Cambridge SU campaigns for all ‘non-essential’ teaching to be done online
These changes would move the Unversity into line with official SAGE guidance
The Cambridge Students’ Union sent out an email on Tuesday (13th) to all students, asking them to sign a pledge urging the University to move all “non-essential” face-to-face teaching online.
The SU claims to have been petitioning the University for two months to follow the advice of the Scientific Advisory Group for Emergencies (SAGE), and require its staff to move all teaching online, except in instances where the quality of teaching would be dramatically reduced.
The email preceded news that 11 students at Cambridge had tested positive for coronavirus from a testing pool of 11, 638. In an email sent out by the University today, it was revealed that 0.3 per cent of Cambridge students tested positive for asymptomatic COVID-19 last week. The routine testing of at least two students from each household has taken place since the start of term, with plans in place to expand the programme from Monday. Half the students in every testing pool will be requested to contribute a swab per week so that everyone in the pool will be tested across a two week period.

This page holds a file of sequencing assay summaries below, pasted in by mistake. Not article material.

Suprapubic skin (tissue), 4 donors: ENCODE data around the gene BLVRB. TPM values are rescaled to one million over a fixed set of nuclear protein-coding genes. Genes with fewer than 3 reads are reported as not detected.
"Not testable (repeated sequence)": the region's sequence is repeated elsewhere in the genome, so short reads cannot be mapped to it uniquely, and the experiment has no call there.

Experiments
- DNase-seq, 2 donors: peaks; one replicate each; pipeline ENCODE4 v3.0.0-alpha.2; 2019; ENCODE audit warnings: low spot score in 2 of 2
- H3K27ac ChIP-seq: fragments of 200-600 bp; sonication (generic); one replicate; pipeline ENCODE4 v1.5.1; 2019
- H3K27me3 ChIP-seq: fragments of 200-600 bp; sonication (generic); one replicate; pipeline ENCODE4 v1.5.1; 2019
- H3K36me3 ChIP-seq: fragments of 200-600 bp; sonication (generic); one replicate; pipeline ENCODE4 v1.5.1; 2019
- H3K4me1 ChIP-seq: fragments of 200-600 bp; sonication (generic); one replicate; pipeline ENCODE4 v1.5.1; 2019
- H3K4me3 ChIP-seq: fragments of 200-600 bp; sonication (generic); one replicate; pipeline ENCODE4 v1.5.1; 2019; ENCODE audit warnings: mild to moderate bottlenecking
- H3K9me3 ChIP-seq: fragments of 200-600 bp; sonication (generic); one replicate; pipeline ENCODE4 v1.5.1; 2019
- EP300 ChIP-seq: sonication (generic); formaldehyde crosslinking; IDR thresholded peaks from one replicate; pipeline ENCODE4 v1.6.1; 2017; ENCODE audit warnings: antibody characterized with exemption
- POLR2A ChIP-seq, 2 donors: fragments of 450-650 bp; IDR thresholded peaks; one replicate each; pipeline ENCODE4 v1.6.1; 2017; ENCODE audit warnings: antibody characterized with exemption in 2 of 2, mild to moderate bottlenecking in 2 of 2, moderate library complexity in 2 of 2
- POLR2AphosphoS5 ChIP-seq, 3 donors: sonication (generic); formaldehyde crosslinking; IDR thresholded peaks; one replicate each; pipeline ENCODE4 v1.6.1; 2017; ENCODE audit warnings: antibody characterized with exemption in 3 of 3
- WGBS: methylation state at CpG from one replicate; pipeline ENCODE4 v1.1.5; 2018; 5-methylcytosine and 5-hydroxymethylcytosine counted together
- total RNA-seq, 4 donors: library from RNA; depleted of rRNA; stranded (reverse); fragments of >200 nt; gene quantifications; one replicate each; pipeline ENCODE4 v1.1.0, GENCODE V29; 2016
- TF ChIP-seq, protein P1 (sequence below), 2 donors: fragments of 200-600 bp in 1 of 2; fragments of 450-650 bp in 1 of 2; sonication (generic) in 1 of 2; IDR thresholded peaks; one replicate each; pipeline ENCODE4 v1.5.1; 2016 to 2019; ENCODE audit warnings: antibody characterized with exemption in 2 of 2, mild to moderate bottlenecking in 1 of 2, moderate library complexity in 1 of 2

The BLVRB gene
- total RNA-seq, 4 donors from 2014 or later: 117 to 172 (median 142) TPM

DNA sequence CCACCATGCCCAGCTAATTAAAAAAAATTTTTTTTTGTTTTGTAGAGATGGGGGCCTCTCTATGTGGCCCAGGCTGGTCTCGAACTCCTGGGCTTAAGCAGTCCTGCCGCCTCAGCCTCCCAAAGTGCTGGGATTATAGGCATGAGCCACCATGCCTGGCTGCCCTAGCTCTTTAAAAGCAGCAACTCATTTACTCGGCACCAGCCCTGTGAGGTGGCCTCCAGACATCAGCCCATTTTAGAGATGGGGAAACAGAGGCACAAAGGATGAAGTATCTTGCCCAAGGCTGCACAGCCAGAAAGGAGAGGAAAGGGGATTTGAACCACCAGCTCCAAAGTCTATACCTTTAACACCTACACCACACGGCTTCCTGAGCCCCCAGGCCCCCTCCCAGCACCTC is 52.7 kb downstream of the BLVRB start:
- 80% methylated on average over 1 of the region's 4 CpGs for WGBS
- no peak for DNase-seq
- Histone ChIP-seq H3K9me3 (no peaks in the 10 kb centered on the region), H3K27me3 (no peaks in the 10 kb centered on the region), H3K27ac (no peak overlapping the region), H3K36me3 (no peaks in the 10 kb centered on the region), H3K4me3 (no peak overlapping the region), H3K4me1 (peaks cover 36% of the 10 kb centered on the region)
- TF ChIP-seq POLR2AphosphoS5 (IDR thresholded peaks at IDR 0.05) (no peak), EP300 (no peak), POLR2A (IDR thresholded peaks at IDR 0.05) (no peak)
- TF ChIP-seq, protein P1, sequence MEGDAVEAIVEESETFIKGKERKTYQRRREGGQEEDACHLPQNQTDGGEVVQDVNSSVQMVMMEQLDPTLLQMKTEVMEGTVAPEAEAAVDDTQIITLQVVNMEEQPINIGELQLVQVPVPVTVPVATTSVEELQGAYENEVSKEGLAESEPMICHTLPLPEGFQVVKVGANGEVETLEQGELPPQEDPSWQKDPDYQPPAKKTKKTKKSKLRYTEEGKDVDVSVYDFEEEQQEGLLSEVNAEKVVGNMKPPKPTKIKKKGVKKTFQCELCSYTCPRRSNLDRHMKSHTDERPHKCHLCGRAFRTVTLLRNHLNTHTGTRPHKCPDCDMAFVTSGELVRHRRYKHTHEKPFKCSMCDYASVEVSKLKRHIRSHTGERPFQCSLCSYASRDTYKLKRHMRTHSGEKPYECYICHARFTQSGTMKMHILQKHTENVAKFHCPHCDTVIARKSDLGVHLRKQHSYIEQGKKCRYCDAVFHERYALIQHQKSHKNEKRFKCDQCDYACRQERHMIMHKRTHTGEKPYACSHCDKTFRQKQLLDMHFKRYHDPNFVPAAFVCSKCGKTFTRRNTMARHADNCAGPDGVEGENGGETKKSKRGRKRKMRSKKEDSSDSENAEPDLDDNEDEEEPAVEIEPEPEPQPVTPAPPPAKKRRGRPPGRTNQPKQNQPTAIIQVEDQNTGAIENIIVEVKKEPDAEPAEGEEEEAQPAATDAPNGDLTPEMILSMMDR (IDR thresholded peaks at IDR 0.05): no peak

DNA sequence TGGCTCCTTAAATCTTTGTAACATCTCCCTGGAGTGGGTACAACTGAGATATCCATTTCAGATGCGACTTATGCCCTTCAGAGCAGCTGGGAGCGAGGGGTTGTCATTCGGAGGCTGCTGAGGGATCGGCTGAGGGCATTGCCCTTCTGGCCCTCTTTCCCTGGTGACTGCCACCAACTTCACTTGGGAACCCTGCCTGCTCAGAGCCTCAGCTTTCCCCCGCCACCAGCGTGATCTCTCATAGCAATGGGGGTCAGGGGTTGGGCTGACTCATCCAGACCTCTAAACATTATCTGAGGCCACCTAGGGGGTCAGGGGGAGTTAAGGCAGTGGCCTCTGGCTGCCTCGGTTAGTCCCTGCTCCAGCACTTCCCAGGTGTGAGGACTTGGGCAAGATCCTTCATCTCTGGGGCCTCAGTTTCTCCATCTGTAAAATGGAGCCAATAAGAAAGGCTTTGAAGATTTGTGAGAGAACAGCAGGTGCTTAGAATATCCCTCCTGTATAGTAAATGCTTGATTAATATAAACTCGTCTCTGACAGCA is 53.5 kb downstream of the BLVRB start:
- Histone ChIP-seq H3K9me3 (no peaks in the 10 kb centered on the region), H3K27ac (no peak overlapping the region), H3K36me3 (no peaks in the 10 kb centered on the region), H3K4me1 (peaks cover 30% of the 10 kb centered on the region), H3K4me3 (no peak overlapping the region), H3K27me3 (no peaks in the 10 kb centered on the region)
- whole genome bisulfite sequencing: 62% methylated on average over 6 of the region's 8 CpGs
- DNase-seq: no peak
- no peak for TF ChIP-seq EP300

Cambridgeshire is still at the ‘Tier 1’ level of restrictions under the new system announced by the government this week. Pubs and restaurants are subject to a 10pm curfew and a blanket ban is in place for gatherings of more than six people.
The SU’s demands have caused outrage amongst some students. One fresher at Downing College expressed disappointment, saying: “I don’t really think students want this. We’re already getting reduced value for money and all the really big group activities, like lectures, have already been moved online. I’m just not sure it’s necessary.”
Another student, currently in lockdown due to a positive case in her household, raised concern about the impact a lack of human contact might have on mental health: “Zoom just isn’t the same as actually seeing people, whether in an academic or social setting.”
The SU’s website details its commitment to working with JCRs to provide a safe environment for students to socialise, pointing out that reducing the risk of transmission in academic spaces is vital to allowing some freedom in the continuation of other events.
The Cambridge Student Union has been contacted for comment.